Being The Pendulum in Crazy Times

What can feel like a global meltdown in some ways has given me great opportunity to practice how I interpret the input.  I feel like we’ve all memorized the list: Global terrorism, climate change with destructive storms, unprecedented 65 million refugees, one third of those children, tenuous relationships among world leaders, failing infrastructure and economic and racial tensions.  Meanwhile, people go about working day in, day out, feeding their families, and taking their kids to school.

Wikipedia offers this open source diagram of a pendulum, which at first glance involves a guy named Bob and a guy named Rod. Nope. Just pendulum parts.  Point is, we can practice returning to the equilibrium position whenever the input gets overwhelming.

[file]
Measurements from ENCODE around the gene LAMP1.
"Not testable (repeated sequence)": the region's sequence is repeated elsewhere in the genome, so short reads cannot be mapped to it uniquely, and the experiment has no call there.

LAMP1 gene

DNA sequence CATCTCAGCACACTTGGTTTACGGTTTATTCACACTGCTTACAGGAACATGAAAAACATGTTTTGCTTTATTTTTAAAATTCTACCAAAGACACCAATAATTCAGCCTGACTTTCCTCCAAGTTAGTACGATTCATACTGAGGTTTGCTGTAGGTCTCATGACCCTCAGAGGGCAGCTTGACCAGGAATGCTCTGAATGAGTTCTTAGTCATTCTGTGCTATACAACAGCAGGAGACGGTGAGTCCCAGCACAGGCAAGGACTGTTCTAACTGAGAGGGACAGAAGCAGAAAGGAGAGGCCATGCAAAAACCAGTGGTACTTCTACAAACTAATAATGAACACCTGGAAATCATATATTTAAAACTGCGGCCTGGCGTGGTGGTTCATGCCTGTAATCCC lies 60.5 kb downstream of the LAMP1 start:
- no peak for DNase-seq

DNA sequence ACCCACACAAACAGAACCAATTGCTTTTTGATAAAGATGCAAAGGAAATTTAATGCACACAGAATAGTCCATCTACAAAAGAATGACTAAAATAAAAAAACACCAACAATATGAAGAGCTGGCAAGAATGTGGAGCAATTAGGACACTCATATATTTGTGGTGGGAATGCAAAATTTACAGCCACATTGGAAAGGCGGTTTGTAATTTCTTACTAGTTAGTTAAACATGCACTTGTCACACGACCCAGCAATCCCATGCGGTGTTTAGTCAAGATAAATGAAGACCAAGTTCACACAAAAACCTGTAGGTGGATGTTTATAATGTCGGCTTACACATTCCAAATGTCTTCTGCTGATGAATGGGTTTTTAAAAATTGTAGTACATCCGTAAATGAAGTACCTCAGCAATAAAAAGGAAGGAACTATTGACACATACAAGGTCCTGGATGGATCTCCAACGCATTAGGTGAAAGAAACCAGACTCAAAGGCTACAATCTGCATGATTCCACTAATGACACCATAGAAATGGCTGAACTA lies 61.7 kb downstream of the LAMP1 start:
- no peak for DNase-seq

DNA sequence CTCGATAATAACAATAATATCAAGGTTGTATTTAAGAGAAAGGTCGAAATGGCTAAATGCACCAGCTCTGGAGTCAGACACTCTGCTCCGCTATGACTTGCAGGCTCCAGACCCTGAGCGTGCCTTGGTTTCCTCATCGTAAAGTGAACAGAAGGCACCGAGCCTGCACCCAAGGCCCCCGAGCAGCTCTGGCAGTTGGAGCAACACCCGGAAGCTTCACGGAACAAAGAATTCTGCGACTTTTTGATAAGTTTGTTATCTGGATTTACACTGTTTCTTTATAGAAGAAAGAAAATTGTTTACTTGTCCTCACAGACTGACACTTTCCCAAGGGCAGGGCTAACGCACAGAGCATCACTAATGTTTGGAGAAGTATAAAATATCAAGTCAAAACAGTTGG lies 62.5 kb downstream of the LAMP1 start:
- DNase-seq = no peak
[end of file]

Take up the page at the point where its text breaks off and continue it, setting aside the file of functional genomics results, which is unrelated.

Taking brief moments throughout your day to remind yourself you have a center is a great way to weather these times.

Especially with all the input I get working in media, I find it helpful to envision that I am a pendulum. I can listen to Hillary. I can listen to Donald. I can find my center.  I can listen to Michelle and hear something that feels like my equilibrium.  Regardless what you think of Hillary, Michelle has definitely come into her own as a speaker.

Here’s one outside perspective:

“There’s profit in saying the world is coming to an end.”

Nutrition Support


My sister sent me this card this week that made my day. I’ve linked the image to its parent company in order to give credit where credit is due.